Cones and other containers
History notes that the first ever ice cream cone was produced in New York in 1896 by a chap called Italo Marchiony with a patent for his invention coming seven years later in 1903. However, legend has it that at the 1904 St. Louis World’s Fair an almost identical creation came about by pure chance. At that fair there was a Syrian vendor by the name of Ernest A. Hamwi. He was there to sell zalabias, a Middle-Eastern type of fried dough. Next door to Hamwi, there was an ice cream vendor who was doing a roaring trade that day. So much so, that his neighbour ran out of dishes to serve the ice cream to his customers. Hamwi spotted the answer and wasted no time in rolling out one of his waffle-like creations and shaping it into a cone, so that it might contain the ice cream. He handed it to his neighbour and, sure enough, it housed a scoop of the ice cream perfectly. It proved a hit with the customers that day and went on to become the much-loved staple of frozen dessert world that we know today.
That story got me thinking about how strange a thing an edible food container is. There are similar wonderful legneds and lore behind other containers which house food but which themselves can be eaten, from the Cornish pasty to that most ubiquitous of container devices: the sandwich. The pasty’s crimped edge fashioned as a handle with which Cornish miners were able to hold their pastry-wrapped meal of meat and potato, discarding the crust so as not to potentially consume the arsenic-laced traces of where their tin-mining fingers had been. The sandwich was said to have been invented by The Earl of Sandwich, who took to instructing his valet to bring to him pieces of meat tucked between two slices of bread. This handheld snack enabled the Earl to eat without having to break from the card games he so loved, without fear of encumbrance from cutlery or utensil or the annoyance of having his cards and table spoiled with the grease from his meat.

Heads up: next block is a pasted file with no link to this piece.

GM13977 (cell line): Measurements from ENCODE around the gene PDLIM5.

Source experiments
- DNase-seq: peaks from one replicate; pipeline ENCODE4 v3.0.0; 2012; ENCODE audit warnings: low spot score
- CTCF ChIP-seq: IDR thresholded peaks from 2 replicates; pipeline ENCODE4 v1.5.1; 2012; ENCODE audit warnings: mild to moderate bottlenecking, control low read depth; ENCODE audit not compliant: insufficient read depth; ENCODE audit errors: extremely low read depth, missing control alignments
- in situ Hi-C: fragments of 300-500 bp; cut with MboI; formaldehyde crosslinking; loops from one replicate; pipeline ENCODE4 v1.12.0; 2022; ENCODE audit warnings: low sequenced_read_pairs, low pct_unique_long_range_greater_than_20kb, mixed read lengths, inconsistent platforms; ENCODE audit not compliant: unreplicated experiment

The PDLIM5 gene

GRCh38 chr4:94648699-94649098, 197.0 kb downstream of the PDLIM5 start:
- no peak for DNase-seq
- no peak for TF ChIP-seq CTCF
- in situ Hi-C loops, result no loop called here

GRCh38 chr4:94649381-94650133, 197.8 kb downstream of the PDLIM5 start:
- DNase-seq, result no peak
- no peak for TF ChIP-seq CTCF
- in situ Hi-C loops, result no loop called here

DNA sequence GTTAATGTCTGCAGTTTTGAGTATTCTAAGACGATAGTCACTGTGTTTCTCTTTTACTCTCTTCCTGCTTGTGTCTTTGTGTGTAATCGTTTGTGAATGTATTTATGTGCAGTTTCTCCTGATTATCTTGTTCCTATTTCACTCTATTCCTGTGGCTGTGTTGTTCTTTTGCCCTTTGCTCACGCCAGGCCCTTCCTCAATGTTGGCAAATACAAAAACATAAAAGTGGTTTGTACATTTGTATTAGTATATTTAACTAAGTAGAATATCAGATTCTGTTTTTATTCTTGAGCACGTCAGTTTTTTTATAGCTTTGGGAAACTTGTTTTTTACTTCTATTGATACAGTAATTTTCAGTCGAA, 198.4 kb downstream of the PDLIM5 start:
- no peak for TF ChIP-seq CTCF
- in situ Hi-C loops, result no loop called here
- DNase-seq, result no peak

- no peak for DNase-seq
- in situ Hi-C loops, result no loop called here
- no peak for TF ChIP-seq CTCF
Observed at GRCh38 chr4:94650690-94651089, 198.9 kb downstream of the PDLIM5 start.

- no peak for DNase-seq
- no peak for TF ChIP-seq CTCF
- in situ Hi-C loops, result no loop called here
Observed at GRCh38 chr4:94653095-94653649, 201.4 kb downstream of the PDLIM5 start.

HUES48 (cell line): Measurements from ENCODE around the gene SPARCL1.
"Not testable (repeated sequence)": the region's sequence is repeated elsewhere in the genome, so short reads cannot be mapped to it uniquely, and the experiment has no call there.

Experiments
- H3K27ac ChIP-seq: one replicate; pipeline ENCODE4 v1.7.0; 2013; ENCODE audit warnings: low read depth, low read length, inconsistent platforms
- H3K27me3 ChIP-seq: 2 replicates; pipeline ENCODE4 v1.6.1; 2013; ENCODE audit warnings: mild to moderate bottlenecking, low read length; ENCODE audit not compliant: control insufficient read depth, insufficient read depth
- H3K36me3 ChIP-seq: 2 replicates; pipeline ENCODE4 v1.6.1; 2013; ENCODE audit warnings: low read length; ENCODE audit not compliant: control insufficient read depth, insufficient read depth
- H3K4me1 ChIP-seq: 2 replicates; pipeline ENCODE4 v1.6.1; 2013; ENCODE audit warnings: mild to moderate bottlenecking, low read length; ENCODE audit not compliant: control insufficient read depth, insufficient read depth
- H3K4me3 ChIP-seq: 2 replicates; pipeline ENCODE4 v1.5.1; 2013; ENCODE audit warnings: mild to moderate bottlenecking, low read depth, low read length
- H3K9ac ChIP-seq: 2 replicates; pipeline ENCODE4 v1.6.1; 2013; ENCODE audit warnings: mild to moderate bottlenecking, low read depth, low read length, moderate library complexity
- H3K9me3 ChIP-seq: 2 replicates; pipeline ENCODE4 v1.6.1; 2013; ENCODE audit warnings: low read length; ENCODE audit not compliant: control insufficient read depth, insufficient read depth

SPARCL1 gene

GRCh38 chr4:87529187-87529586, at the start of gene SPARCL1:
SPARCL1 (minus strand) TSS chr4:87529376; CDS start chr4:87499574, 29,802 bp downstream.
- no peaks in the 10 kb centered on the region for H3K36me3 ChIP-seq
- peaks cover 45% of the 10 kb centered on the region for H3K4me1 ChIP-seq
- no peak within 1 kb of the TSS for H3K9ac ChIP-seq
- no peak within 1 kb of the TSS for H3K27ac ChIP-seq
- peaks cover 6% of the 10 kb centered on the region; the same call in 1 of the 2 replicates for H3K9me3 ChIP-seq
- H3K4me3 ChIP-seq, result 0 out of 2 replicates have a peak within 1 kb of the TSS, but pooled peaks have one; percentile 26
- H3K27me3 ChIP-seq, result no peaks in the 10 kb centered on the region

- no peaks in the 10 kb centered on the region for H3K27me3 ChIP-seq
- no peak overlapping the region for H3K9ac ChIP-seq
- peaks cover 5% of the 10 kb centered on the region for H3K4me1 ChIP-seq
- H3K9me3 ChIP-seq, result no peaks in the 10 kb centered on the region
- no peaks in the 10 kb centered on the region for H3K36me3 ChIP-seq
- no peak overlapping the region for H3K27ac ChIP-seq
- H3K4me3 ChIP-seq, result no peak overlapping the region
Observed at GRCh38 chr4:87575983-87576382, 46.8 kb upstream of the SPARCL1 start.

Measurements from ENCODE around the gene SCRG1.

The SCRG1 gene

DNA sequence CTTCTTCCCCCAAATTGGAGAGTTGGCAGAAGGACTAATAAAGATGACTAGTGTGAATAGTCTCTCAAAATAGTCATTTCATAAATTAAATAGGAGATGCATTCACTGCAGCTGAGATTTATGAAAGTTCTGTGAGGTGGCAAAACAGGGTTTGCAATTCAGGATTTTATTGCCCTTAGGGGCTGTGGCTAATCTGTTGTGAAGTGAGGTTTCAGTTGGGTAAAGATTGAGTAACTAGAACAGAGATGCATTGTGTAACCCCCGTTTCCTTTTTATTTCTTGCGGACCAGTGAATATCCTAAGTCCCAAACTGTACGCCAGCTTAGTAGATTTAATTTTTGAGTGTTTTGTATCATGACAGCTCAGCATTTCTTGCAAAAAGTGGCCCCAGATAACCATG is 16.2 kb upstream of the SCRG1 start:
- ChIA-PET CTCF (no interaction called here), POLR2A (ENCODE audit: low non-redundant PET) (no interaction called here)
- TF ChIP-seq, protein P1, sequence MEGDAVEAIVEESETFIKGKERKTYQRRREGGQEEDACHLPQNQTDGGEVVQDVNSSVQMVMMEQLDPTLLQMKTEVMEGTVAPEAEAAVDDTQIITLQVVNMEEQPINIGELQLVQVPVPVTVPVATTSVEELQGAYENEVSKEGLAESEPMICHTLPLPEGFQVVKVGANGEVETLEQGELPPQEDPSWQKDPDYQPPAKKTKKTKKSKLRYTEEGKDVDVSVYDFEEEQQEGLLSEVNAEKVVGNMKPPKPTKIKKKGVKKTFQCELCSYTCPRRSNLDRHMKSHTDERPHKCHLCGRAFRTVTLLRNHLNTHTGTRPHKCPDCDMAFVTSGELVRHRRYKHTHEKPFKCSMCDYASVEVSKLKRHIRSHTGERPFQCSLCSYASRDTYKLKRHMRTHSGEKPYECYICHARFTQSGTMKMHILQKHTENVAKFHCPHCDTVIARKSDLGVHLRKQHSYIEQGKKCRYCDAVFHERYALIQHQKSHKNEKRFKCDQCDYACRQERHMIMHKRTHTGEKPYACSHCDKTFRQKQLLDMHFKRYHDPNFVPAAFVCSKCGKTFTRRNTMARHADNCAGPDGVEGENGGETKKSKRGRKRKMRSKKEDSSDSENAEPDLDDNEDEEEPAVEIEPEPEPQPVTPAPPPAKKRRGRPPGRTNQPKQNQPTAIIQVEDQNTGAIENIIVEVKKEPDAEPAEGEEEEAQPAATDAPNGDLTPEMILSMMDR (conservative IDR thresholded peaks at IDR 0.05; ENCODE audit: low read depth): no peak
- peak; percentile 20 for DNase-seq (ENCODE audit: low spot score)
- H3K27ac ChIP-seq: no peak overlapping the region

How true the origins of all these food containers are, the course of food history has seen them become every bit as inextricably linked and desirable a part of the eating experience as the contents themselves! Here are a few of the containers that I shot for Benjamin Vear’s Ice Cream and Other Frozen Desserts book. They look good enough to eat on their own, don’t they…?
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